One of our families favorite times of year. I’ve been helping out the library with summer reading since I was a kid. My mom is a librarian, so I pretty much grew up among the shelves of books. This love of reading has spread to my kids.
Me reading to my kids is their preference. I’m okay with that. When I read out loud they get to hear the proper grammar used in sentences (depending on the book, of course), as well as the inflection and pace. My years doing humorous prose in high school has led me to be quite animated as I read. It’s no wonder the kids love it.
Getting them to read is a bit more difficult. They both like to read, they both can read, however their skills do need improvement, both in reading the words and in reading comprehension. Summer reading helps us with both of these things because it’s a community challenge. They feel involved and they are excited to earn prizes.
Summer reading is a habit I believe everyone should have, no matter their age.
Summer Reading Programs
Public Library Summer Reading Program: Every library does their program a bit differently, so make sure you talk to your library to find out the dates, how to sign up, requirements, prizes, and any community gatherings.
Barnes & Noble Summer Reading Program: Kids read 8 books, fill out the journal you print off on the Barnes & Noble site, take it into your local Barnes & Noble and pick out your free book from their list! Free books are while supplies last, so if you have a book you really want from the list, it’s best to finish ASAP.
Half Price Books Summer Reading Program: Download the reading log for the kids, they read and log 300 minutes, then take their reading log into Half Price Books to claim your Bookworm Bucks. We haven’t participated in this program, but it sounds worth it. Half Price Books has been a wonderful place to find some books for our homeschool shelves, can’t wait to add some more.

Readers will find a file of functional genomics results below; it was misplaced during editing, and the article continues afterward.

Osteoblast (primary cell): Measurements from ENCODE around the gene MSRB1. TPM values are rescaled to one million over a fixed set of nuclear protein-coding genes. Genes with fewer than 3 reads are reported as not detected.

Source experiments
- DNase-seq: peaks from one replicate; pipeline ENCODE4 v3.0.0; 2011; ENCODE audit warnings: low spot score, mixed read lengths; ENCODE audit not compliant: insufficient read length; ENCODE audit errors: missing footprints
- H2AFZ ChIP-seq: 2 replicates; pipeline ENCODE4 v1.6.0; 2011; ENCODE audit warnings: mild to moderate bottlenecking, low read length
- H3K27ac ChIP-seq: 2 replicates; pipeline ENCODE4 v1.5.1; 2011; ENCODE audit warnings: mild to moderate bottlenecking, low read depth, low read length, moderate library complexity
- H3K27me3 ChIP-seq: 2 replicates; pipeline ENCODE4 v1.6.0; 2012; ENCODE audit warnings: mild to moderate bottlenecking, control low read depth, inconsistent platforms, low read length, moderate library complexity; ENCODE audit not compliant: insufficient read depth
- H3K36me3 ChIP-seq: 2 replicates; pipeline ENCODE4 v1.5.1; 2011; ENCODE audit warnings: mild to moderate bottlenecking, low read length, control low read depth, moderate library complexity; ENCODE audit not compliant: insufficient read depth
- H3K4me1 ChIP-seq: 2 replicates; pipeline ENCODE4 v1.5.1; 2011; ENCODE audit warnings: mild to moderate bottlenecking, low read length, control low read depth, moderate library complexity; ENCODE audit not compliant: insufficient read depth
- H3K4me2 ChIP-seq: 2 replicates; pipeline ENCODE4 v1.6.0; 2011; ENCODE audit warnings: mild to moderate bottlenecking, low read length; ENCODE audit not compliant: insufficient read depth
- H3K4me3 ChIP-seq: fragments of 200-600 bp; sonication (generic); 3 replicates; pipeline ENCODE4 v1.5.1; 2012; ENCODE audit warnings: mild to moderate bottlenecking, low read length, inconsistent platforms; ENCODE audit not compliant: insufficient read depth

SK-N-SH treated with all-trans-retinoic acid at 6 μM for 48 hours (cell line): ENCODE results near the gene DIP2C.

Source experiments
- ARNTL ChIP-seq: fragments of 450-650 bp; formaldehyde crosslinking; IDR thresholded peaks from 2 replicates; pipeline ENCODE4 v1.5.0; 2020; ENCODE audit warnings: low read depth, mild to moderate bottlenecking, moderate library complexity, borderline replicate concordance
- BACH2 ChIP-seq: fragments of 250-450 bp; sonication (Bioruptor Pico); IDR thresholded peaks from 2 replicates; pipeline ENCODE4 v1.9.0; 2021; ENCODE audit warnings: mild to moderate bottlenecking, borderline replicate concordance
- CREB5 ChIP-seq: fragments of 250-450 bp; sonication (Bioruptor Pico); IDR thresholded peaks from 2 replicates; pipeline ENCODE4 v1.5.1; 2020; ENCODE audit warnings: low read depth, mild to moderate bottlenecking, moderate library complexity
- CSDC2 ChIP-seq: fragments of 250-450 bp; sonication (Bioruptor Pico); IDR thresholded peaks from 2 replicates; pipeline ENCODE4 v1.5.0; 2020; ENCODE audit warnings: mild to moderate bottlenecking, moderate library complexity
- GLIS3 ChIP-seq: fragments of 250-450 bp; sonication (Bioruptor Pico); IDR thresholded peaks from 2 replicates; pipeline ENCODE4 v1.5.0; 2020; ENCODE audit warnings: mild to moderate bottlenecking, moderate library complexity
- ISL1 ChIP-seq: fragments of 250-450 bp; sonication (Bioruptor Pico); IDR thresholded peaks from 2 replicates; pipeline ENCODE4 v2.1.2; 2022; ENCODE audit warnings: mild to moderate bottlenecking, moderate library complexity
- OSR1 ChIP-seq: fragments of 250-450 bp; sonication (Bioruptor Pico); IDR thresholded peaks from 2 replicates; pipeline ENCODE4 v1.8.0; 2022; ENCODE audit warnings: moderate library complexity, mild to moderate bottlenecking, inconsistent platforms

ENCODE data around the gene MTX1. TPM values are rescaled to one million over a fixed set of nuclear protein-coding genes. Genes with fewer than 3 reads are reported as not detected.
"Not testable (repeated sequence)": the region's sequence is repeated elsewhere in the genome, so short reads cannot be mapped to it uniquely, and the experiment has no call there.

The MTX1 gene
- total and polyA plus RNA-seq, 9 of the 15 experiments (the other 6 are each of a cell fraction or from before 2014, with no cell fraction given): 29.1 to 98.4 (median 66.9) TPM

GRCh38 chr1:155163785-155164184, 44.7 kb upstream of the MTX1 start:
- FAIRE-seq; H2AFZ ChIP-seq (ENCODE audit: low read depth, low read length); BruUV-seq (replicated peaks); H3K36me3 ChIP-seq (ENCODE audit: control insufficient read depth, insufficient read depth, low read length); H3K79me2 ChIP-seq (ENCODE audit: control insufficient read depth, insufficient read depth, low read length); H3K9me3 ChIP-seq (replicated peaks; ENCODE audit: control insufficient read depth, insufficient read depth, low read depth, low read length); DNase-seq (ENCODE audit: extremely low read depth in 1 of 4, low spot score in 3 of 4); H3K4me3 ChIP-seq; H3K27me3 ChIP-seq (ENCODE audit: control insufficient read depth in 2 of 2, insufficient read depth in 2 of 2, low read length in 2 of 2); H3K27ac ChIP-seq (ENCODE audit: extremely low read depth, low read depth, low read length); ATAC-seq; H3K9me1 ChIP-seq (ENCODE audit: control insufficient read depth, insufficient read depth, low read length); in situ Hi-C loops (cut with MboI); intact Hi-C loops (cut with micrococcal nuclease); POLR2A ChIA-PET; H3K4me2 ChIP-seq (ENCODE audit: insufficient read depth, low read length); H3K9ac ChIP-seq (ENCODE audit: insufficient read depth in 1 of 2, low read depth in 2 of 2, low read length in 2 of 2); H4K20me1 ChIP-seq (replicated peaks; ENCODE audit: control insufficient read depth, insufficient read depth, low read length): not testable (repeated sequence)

Scholastic Books Summer Reading Program: Kids sign up, log minutes, earn rewards! This is another program we haven’t participated in this program yet, so I’m not quite sure what the rewards are, but we’re eager to find out.
Sylvan Book Adventure: Here’s one more program we haven’t tried yet. For Sylvan you search for books on the site, read them offline, come back to take a quiz about the book, then earn rewards! Once again, the surprise of what prizes we’ll earn are going to draw us in.
Don’t forget Pizza Hut Book It during the public school year if your area participates in it. They offer enrollment for homeschool families, so your child doesn’t need to be enrolled in public school to participate.
Are there any additional summer reading programs you’re aware of? Please share in the comments and I’ll update the post (giving you credit, of course).